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MEEK'S CUTOFF

Assistive Listening T Hearing Loop
MEEK'S CUTOFF

Part of Essential Westerns.

Wed, Sep 26, 7:10pm: Introduction from Dawn Hall, professor of English at Western Kentucky University, specializing in film, popular culture and gender, and author of Refocus: The Films of Kelly Reichardt. BUY TICKETS

The year is 1845, the earliest days of the Oregon Trail, and a wagon train of three families has hired mountain man Stephen Meek to guide them over the Cascade Mountains. Claiming to know a shortcut, Meek leads the group on an unmarked path across the high plain desert, only to become lost in the dry rock and sage. Over the coming days, the emigrants face the scourges of hunger, thirst and their own lack of faith in one another's instincts for survival. When a Native American wanderer crosses their path, the emigrants are torn between their trust in a guide who has proven himself unreliable and a man who has always been seen as a natural born enemy.

“If Leone brought enormity to the Western genre—a mythic scale that made every dusty street into Monument Valley—Reichardt brings gravity. The cinematographer, Christopher Blauvelt, uses the same roughly square 1.33:1 aspect ratio that Anthony Mann filmed his early 1950s Westerns in, and Reichardt employs the boxy frame with similar skill. There's space all around the characters, but having no clear-cut path or destination makes it eerily claustrophobic—an effect heightened by the sci-fi desolation of lunar salt flats and empty plains.” —Jim Ridley, Nashville Scene (May 19, 2011)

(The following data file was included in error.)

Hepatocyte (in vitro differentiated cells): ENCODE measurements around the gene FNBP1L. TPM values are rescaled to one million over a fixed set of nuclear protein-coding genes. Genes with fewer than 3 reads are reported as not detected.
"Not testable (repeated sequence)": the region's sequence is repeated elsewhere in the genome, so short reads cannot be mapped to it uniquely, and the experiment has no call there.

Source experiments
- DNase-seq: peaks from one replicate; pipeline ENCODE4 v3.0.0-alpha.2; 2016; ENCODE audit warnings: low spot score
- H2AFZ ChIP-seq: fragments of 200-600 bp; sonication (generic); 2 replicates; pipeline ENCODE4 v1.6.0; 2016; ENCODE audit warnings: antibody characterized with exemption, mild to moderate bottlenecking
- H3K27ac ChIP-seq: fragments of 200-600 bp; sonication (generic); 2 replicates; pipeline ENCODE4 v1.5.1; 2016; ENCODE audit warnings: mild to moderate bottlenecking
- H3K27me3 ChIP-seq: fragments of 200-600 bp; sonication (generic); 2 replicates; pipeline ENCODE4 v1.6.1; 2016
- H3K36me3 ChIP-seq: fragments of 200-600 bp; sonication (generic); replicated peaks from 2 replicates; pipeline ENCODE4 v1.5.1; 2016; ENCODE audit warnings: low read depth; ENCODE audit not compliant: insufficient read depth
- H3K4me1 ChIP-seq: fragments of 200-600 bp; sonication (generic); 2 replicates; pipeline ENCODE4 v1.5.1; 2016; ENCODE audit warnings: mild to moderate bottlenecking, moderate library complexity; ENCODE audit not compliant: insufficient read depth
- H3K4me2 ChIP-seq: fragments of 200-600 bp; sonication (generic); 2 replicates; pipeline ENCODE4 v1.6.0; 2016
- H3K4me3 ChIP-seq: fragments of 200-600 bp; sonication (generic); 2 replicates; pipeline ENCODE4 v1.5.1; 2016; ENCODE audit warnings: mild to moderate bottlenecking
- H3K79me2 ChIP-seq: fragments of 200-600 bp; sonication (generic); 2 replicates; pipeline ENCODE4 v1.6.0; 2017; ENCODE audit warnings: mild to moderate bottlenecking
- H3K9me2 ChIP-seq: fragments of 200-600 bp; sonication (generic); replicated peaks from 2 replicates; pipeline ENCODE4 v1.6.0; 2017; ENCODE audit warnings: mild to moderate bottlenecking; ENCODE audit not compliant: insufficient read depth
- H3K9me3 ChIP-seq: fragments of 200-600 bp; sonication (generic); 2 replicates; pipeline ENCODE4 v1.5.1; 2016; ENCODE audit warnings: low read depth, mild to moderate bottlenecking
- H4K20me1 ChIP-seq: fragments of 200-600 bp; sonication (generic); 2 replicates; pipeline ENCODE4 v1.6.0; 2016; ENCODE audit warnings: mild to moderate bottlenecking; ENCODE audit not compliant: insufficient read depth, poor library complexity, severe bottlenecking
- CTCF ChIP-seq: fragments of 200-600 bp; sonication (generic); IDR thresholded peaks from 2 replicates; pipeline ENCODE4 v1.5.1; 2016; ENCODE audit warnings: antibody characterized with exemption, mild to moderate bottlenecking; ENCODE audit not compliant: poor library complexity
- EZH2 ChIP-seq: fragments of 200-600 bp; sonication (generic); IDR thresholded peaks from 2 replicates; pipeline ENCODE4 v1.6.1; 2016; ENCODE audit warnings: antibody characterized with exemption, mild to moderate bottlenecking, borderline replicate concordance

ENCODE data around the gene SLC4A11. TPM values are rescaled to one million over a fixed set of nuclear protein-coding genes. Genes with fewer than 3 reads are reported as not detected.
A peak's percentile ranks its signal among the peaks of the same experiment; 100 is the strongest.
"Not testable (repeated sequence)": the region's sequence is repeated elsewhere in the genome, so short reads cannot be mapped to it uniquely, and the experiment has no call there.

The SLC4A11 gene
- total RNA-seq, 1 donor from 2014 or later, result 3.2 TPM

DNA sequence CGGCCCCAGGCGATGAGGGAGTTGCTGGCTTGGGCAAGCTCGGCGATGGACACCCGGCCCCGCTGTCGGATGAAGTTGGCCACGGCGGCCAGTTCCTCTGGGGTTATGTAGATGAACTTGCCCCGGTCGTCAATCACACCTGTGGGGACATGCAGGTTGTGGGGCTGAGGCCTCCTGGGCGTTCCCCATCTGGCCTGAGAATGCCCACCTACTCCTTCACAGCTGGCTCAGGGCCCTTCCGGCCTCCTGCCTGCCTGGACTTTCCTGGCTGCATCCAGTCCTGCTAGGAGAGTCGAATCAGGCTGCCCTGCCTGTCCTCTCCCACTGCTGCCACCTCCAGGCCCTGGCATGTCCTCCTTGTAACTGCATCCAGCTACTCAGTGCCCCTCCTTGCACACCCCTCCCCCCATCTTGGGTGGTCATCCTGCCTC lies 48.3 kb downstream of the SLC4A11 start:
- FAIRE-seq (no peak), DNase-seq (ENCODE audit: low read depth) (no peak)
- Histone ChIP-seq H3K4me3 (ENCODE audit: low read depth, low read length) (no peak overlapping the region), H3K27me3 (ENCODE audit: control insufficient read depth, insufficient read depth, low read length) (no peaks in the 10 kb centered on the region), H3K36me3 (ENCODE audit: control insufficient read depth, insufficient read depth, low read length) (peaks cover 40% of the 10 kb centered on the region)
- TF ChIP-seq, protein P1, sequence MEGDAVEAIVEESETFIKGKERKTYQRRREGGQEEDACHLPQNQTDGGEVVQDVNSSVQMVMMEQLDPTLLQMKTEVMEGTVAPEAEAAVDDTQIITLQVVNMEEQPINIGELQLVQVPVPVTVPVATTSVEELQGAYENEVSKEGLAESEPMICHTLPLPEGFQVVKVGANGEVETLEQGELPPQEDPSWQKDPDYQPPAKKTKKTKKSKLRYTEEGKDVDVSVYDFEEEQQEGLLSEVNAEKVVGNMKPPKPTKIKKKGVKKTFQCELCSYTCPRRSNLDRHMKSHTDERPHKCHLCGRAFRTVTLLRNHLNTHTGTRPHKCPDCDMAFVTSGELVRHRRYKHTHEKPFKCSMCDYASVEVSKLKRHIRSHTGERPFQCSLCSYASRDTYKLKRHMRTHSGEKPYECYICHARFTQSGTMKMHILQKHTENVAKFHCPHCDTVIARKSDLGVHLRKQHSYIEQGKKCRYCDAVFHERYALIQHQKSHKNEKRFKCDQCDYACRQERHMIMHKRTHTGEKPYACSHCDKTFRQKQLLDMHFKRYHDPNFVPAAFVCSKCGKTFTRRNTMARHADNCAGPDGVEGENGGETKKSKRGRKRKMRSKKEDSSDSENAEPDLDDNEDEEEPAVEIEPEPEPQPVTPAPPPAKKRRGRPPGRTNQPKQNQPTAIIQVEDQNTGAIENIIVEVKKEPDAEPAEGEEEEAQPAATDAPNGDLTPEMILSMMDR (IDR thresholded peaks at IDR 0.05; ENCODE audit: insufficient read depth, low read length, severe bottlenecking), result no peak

“...As a new approach to a traditional western tale, MEEK’S CUTOFF is something special… A film that’s positively transporting, one that immerses you in a way of life long since vanished without feeling like a dry history lesson.” —Film Journal

“[T]he first film I've seen that evokes what must have been the reality of wagon trains to the West. They were grueling, dirty, thirsty, burning and freezing ordeals. Attacks by Indians were not the greatest danger; accidents and disease were…The distinctive thing here is the subservience of the characters to the landscape. These pioneers do not stand astride the land, they wander it in misery and exhaustion…” —Roger Ebert, rogerebert.com

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